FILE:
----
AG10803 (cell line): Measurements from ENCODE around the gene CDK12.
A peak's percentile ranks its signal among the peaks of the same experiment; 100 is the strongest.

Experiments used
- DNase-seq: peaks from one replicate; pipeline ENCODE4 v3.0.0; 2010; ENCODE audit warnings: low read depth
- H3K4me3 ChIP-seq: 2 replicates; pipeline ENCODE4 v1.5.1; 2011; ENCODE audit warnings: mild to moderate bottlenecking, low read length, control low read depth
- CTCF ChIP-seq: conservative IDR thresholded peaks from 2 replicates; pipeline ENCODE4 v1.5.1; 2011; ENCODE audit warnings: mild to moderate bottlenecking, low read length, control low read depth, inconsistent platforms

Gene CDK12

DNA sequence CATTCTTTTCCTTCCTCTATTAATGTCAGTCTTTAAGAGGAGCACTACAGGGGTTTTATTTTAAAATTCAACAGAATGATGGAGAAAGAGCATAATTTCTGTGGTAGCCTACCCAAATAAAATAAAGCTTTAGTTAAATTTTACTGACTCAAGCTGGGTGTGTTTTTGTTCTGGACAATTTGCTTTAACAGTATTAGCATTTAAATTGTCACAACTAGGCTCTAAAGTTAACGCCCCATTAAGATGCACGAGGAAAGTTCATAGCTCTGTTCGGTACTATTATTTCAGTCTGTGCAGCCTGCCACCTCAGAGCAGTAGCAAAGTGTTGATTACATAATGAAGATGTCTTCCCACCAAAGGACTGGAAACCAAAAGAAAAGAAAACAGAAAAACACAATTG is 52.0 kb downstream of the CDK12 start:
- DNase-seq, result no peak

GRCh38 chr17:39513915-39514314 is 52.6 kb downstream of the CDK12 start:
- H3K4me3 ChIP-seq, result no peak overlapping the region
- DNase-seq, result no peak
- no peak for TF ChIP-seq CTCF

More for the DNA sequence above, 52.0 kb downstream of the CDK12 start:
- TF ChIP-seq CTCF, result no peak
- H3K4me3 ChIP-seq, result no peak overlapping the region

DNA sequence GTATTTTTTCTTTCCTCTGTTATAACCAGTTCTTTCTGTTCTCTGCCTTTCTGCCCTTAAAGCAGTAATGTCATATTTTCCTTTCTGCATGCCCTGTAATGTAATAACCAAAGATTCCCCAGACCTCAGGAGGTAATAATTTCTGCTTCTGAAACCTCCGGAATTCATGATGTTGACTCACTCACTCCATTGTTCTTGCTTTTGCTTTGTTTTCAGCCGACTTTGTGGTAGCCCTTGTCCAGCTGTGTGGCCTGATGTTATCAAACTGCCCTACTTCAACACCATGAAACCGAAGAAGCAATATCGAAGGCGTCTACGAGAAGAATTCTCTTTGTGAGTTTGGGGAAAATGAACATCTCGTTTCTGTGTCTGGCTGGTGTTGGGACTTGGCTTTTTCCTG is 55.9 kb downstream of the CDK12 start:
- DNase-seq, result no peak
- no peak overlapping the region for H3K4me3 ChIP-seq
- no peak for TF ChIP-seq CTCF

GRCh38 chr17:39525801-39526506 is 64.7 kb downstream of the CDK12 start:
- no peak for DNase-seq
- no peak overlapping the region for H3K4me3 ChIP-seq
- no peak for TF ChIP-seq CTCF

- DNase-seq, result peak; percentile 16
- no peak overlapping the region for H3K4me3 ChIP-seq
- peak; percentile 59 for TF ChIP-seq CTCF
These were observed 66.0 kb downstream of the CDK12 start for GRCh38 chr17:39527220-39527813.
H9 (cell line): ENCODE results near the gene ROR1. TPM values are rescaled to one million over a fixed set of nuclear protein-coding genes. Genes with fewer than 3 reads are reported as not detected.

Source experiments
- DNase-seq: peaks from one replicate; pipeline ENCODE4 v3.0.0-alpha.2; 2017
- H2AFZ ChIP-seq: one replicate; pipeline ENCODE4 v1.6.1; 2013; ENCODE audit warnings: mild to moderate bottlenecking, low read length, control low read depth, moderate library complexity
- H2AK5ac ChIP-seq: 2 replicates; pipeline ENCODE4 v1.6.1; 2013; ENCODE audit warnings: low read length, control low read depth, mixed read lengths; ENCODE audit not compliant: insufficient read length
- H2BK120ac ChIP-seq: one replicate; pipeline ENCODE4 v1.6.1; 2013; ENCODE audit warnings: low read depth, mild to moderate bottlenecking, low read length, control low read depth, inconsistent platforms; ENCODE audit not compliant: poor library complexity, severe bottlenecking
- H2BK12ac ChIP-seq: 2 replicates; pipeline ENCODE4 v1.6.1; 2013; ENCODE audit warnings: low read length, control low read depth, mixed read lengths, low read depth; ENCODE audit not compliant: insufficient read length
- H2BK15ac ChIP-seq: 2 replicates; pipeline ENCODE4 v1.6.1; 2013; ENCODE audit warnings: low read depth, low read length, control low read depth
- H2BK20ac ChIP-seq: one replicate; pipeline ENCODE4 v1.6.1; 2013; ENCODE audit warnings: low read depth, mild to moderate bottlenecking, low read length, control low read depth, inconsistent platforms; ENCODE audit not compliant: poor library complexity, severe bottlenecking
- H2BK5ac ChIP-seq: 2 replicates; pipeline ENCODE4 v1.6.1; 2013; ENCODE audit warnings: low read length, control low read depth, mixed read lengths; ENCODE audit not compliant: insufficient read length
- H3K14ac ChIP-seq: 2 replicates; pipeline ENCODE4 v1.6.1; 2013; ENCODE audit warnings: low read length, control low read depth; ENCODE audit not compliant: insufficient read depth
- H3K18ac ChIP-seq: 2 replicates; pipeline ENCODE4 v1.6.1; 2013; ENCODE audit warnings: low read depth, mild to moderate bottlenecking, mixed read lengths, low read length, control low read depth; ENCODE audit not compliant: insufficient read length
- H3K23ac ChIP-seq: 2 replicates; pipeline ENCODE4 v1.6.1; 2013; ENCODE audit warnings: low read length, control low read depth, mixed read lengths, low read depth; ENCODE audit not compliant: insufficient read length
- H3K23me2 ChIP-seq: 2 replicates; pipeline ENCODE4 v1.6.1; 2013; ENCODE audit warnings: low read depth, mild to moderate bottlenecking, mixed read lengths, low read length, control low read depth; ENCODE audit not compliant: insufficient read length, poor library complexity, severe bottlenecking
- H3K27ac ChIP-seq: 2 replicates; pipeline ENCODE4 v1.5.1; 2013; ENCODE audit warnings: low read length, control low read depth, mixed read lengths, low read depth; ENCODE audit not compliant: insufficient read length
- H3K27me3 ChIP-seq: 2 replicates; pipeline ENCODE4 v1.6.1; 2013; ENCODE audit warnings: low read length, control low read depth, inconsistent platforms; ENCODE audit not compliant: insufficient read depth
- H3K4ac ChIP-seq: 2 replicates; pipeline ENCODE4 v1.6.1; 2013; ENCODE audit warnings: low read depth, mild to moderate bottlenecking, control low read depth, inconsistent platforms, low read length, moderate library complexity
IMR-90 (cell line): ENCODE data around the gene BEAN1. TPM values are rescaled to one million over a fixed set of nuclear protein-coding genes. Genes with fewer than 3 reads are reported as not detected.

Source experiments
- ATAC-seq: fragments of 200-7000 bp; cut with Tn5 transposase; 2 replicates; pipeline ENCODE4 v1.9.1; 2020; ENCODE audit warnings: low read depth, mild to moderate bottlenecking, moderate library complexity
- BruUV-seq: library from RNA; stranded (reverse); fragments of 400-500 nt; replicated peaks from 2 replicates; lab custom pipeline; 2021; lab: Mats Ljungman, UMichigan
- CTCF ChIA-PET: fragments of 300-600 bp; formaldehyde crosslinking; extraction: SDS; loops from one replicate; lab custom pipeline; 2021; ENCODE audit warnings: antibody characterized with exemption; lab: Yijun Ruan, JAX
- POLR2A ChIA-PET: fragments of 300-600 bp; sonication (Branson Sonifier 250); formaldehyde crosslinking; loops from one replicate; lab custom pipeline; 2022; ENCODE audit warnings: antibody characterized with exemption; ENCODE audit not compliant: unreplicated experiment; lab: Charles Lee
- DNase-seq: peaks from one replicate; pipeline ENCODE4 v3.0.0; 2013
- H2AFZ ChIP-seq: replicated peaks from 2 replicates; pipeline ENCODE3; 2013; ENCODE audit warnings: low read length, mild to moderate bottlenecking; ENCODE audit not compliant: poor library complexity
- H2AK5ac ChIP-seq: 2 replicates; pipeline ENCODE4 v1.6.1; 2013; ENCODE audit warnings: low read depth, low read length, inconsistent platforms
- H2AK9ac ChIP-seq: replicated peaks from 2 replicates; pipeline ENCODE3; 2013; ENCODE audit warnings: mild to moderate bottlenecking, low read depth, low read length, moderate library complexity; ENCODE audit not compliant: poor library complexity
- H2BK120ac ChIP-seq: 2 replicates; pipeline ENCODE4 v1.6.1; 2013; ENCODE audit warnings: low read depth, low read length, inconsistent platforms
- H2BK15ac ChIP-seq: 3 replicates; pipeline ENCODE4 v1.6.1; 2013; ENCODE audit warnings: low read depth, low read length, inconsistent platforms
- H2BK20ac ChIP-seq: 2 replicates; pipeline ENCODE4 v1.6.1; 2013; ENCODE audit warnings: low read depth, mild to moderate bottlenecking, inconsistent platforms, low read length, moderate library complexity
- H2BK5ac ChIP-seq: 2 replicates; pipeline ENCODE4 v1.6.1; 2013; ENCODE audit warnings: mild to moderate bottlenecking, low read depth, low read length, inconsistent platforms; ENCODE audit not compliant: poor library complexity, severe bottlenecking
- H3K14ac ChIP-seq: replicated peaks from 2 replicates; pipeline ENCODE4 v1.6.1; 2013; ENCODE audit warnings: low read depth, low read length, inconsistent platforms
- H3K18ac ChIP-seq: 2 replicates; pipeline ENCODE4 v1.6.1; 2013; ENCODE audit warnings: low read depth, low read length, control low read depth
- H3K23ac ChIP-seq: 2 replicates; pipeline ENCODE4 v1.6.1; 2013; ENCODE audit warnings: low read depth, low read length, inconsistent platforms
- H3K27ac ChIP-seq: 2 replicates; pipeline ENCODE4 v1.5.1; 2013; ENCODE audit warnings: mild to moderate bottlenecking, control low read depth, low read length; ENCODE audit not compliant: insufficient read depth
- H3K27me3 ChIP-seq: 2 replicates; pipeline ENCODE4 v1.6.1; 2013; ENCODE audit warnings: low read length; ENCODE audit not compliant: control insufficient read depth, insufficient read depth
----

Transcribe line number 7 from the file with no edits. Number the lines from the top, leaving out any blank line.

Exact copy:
Gene CDK12